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Most modern wars are known by one name: World War II, the Korean War, the Vietnam War. The American Civil War, commonly called the Civil War, has many names, especially in the states of the former Confederacy. It is known as the War of Southern Secession, the War Between the States, the War of Northern Aggression, the Second War of Independence, and the Second American Revolution. After the war, it was often referred to as “the Recent Unpleasantness.” Here we shall call it simply the Civil War.

It was the most destructive war in U.S. history, with over 600,000 deaths – more than all other American wars combined. Given that our current population is almost ten times what it was in 1860, it would be the equivalent of six million dying in battle today.

The World & I Online has created this collection from more than 1,000 Civil War articles written by some 200 authors and published in its sister publication the Washington Times over the years, and the collection will continue to be enriched by new articles on a regular basis. In these accounts you will find many new and unique details – possibly some unusual trait dealing with Abraham Lincoln or Jefferson Davis, for example. Article topics range from the introduction of slavery in 1619 and the founding of the United States in 1776 to battle accounts during the war and current historical research and efforts to save battlefields from the encroachment of shopping centers and housing developments.

To make this substantial body of material most useable in the classroom, we turned to the state standard objectives for the Civil War. As you know, though, each state varies in its approach to Civil War study. Some focus on major battles and wartime events. Others stress the causes, course, and consequences of the war. Still others examine the beliefs and values of the major personalities. And some place more emphasis on events before and after the war. You will find all these topics and more addressed in the nine major sections listed in the column at right.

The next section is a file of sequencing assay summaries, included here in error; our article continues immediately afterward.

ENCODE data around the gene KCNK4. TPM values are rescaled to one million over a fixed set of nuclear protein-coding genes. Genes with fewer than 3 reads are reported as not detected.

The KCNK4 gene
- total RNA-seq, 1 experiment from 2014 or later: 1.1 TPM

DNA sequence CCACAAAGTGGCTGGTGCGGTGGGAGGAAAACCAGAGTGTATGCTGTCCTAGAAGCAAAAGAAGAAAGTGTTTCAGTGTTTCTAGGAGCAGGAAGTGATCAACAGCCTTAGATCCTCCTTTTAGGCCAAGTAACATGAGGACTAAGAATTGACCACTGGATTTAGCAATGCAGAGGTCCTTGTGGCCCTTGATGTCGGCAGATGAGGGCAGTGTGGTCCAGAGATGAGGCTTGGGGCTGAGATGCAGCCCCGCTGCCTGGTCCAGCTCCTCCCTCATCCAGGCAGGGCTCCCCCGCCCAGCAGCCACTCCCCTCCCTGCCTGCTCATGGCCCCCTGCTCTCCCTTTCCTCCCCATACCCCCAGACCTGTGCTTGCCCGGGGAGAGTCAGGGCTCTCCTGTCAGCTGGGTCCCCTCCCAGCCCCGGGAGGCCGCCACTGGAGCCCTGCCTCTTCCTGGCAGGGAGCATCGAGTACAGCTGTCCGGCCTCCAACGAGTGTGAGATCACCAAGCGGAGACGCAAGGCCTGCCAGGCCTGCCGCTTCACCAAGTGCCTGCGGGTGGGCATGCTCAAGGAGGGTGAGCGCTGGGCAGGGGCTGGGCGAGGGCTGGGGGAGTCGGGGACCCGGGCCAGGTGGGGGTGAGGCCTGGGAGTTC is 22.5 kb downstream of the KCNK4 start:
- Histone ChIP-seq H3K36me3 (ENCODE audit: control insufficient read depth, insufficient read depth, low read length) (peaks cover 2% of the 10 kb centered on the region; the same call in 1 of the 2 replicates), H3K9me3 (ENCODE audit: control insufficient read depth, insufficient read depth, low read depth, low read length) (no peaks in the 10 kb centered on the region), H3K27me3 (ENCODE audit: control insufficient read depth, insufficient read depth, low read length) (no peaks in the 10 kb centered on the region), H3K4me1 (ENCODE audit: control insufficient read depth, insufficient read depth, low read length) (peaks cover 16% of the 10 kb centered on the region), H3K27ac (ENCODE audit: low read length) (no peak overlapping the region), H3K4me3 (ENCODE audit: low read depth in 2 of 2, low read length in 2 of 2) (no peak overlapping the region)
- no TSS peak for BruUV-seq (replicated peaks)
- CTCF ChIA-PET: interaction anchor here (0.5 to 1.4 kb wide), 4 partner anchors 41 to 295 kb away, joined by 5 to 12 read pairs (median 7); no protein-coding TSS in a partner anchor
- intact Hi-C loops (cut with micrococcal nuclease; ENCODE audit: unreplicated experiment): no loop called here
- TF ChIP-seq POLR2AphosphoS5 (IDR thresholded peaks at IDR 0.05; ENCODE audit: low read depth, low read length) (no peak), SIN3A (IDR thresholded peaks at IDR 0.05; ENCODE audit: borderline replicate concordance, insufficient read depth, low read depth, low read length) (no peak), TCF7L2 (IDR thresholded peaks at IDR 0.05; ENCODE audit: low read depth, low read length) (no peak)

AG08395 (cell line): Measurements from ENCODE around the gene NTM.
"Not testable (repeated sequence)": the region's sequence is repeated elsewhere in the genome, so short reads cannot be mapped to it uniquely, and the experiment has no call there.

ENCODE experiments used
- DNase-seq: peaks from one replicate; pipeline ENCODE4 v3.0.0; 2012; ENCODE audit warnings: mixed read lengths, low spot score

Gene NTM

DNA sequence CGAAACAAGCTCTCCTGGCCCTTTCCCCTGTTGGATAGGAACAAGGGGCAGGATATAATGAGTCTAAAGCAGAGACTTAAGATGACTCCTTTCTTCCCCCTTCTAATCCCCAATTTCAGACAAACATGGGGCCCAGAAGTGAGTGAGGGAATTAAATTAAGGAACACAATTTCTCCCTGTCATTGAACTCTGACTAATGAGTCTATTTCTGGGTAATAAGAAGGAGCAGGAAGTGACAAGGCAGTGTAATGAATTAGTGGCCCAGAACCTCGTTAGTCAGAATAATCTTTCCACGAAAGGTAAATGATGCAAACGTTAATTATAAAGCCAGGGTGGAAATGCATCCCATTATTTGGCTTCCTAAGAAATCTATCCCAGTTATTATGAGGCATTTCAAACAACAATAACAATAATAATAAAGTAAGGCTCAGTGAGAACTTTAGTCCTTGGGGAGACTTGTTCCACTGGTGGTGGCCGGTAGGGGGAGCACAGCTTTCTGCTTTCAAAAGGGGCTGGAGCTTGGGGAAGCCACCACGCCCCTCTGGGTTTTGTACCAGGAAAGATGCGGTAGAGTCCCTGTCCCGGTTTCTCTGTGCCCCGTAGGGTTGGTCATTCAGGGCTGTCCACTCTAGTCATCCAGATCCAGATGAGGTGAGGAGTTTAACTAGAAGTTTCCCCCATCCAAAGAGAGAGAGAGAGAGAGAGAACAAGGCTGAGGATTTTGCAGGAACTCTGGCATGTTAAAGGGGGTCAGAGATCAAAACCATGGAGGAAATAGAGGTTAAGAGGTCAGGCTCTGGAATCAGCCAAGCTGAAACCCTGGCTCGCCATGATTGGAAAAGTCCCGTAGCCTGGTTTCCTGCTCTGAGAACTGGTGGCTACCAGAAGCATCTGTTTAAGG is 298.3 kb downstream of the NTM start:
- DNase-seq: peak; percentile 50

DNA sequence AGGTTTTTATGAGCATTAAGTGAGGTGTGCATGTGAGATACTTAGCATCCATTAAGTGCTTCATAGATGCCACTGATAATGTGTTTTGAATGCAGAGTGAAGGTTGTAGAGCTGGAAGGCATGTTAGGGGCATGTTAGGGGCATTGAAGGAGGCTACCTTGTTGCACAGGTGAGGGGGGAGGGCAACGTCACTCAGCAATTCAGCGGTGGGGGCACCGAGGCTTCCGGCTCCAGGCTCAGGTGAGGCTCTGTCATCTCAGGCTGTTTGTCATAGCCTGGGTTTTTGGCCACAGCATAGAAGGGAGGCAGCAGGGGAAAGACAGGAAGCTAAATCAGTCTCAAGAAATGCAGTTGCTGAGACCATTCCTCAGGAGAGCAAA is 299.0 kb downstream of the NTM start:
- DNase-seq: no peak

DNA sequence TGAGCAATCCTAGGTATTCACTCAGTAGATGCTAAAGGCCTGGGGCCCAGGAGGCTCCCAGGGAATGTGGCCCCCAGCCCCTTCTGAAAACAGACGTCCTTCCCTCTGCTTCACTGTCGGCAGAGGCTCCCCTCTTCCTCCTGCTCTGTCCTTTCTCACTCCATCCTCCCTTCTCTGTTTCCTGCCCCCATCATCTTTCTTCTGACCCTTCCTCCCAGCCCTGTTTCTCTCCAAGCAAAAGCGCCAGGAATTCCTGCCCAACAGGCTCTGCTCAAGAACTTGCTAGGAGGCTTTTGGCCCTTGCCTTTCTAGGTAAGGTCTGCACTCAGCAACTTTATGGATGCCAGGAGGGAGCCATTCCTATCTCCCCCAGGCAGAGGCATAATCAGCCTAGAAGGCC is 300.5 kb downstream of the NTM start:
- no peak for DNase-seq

We encourage you to make full use of this collection, for it holds a wealth of insight into this most significant period in U.S. history. And we also welcome your comments and suggestions on the collection.


The rotating Civil War images above are presented courtesy of the Library of Congress and the National Archives and Registration Administration.
    The Slavery Period

The American Revolution, Constitution and Founding
Fathers (1770-1820)

Jacksonian Democracy, Abolitionism and the Failure
of Unity (1820-1860)
    1861       1863        1865
1862       1864
    Abraham Lincoln
Other Unionists
Jefferson Davis
Other Confederates
    Ulysses S. Grant
Other Union Leaders

Robert E. Lee
Other Confederate Leaders
  Union Soldiers and Sailors
Confederate Soldiers and Sailors
Northern Civilians
Southern Civilians
  Slavery During the War
The Growth of Freedmen
The Emancipation Proclamation
United States Colored Troops
  The North
The South
From Slavery to Freedom
– and Back Again
  Washington, DC, Area During the War
Richmond During the War
The Medical Field During the War
Modern Events About the Civil War
Movies About the Civil War
Newspapers, Magazines, Books on the Civil War


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